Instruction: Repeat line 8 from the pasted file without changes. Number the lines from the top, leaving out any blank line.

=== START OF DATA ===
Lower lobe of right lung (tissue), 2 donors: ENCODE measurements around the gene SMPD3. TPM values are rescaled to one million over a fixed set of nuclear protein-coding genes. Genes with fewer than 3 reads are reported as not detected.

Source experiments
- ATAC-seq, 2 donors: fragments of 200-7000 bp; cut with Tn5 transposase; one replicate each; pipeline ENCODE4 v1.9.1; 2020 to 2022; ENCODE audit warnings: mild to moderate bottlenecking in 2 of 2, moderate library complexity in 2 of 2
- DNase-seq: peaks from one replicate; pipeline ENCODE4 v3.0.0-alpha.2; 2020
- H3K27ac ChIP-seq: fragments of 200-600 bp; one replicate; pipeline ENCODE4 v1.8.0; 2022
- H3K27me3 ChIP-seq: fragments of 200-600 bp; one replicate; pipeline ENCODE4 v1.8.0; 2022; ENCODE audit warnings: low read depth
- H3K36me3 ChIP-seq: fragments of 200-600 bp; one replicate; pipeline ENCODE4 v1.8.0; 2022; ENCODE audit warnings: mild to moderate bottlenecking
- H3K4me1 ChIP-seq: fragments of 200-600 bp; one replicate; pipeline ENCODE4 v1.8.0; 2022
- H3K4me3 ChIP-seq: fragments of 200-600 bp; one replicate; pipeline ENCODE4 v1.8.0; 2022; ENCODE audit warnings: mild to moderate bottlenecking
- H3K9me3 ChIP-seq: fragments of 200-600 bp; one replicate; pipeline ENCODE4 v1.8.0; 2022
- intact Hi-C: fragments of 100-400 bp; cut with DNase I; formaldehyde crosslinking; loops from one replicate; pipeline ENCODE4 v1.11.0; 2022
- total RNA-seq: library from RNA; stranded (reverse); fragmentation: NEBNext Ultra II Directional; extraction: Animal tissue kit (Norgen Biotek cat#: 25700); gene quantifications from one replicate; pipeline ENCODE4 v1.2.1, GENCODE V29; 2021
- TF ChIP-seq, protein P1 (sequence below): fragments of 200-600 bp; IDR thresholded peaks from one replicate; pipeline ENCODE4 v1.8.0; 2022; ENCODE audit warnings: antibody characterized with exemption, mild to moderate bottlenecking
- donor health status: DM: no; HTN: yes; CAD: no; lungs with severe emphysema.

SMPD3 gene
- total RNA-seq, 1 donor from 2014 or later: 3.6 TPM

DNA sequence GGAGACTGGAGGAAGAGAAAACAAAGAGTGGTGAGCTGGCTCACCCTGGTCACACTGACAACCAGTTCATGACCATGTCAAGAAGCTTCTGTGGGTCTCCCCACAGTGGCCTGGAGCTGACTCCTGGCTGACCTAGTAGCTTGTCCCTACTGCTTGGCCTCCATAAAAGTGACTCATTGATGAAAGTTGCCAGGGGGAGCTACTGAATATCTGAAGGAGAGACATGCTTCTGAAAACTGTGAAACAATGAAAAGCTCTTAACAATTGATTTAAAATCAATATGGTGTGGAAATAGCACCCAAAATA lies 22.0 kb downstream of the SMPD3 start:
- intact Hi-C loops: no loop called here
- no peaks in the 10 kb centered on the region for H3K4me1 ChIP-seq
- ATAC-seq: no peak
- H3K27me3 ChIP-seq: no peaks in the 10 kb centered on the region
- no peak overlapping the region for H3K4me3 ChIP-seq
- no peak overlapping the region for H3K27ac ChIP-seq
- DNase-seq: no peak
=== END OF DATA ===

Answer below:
- H3K4me1 ChIP-seq: fragments of 200-600 bp; one replicate; pipeline ENCODE4 v1.8.0; 2022